An Immaculate Conception Church deacon can only hope and pray as rescue workers search for five missionaries who are believed to be under the rubble of a hotel in Haiti that collapsed during the devastating earthquake last week.

An Immaculate Conception Church deacon can only hope and pray as rescue workers search for five missionaries who are believed to be under the rubble of a hotel in Haiti that collapsed during the devastating earthquake last week.


“On Thursday (Jan. 14), they reported that five of our missionaries were missing,” said the Deacon Rev. Mr. Stephen Buttrick about the missing ministry workers from Food For The Poor, a Florida-based Christian interdenominational organization.


A Rutland native, Britney Gengel, is reported to be among the missing after the collapse of the Hotel Montana in Port-Au-Prince, Haiti’s capital.


Buttrick said that he stayed at the Montana last month while assisting Food For The Poor relief efforts.


“The hotel was completely destroyed,” he said. “We heard they did find people alive there, but there were other people missing.”


In an e-mail to the agency, Food For The Poor staffer Tom Corpolongo said that people who survived the quake are scared of aftershocks.


“People in neighborhoods are blocking the streets from traffic with tents,” he wrote in a Jan. 15 message from Haiti. “There’s about 30 to 50 people in each neighborhood sleeping on the street with tarps, blankets, and whatever they can find to cover them. Nobody wants to go back into their houses right now.”


Buttrick said that communication from Haiti was difficult before the quake because the nation has poor infrastructure and half of the cellphone towers in the country were destroyed when the earth shook.


“Land-line phone service is pretty much nonexistent,” he said.


Buttrick said that the poverty in Haiti was overwhelming for him to see when he visited the country.


“You can’t even begin to imagine how bad it is without seeing it,” he said. “Nothing can prepare you for what you see there. We witnessed children without clothes walk on animal and human feces to find food while picking through garbage dumps. You can go to some Caribbean islands and see nice areas and some poverty, but there is poverty everywhere in Haiti.”


Haiti has approximately 10 million people who live in a country that is about the size of Maryland.


A Central Intelligence Agency report states that the average Haitian man lives to 59 and a Haitian woman generally lives 62 years.


Haiti is often called “the poorest of the poor” by relief groups.


“It is not just the poverty you see, but the sheer volume of poverty and the lack of running water or sanitary facilities,” Buttrick said. “Food is difficult to find, and when kids can’t find food they buy dirt cookies which are made of dirt, olive oil, and salt. The kids shape them and let them dry in the sun. That is what they eat.”


He said that it is not uncommon to see children carrying jugs that weigh 40 to 50 pounds to obtain water.


“We were in a spot and saw a young girl carrying a jug on her head that held five gallons of water,” Buttrick said. “She had to walk three hours to get that water.”


He said there is no middle class in Haiti.


“There are some extremely rich people who live way up in the mountains, but people say they do nothing to help the populace,” Buttrick said. “We did go past the presidential palace while we were there. It was beautifully maintained with nice landscaping and a playground. When you go a quarter-mile away, it is completely the opposite. You see incredible poverty. There is trash on the streets. You see people squatting and doing their business because there is nowhere else they can do it.”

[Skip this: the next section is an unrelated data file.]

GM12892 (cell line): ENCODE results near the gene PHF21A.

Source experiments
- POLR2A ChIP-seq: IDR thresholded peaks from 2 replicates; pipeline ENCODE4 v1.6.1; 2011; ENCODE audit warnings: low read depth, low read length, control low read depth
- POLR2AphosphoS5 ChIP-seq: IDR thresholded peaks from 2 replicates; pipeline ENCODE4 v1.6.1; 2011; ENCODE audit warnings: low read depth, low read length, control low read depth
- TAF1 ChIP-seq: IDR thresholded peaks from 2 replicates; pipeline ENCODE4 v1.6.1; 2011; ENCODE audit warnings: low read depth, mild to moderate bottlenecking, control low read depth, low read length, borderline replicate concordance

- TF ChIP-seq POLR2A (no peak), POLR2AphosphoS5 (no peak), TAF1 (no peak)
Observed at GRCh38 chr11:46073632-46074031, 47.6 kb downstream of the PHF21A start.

Electrical service in Haiti is scarce, and power outages are common.


“When we were at the hotel, we lost electricity every day,” Buttrick said. “At night we would look down in the valley at all the houses, and you could not see any lights on at all.” 


He said that many of the Haitian people exhibit a lot of faith in God and compassion despite being poor.


“It was so neat to go into some of these orphanages and see how they care for one another,” Buttrick said. “In one orphanage, we were giving out food and cakes. While we were giving out the cakes, we saw kids not hesitate to pass a cake to another kid. They really look out for each other. They know that they are in their struggles together, and they would rather help each other out than look out for themselves.”


He said that the poverty in Haiti helps him realize how fortunate he is to live in a nation of plenty.


“When I came back, my wife, Eileen, picked me up at Logan Airport and our biggest decision when we drove away was where we would go and get something to eat,” Buttrick said. “We drove through the North End and tried to decide what restaurant to eat in. All I could think of was how opposite things are in Haiti. The people there have a hard time trying to find food. We were having a hard time deciding what restaurant to eat in. That really drove home to me how we hit the lottery the day we were born in the United States.”


He said that Food For The Poor has been feeding Haitian people for 27 years.


“Ninety-seven percent of the money they receive goes to the people who need it,” Buttrick said. “They know what the needs are and they work with local pastors, churches, community groups, and mayors to address those needs.”


Food For The Poor was founded in 1982 to serve people in need in the United States, Latin America, and the Caribbean island nations.


The agency reports that it has distributed 48,000 tractor-trailer loads of aid, built more than 55,000 housing units for people in need, improved sanitation in impoverished villages, and provided medical care during its nearly three decades in existence.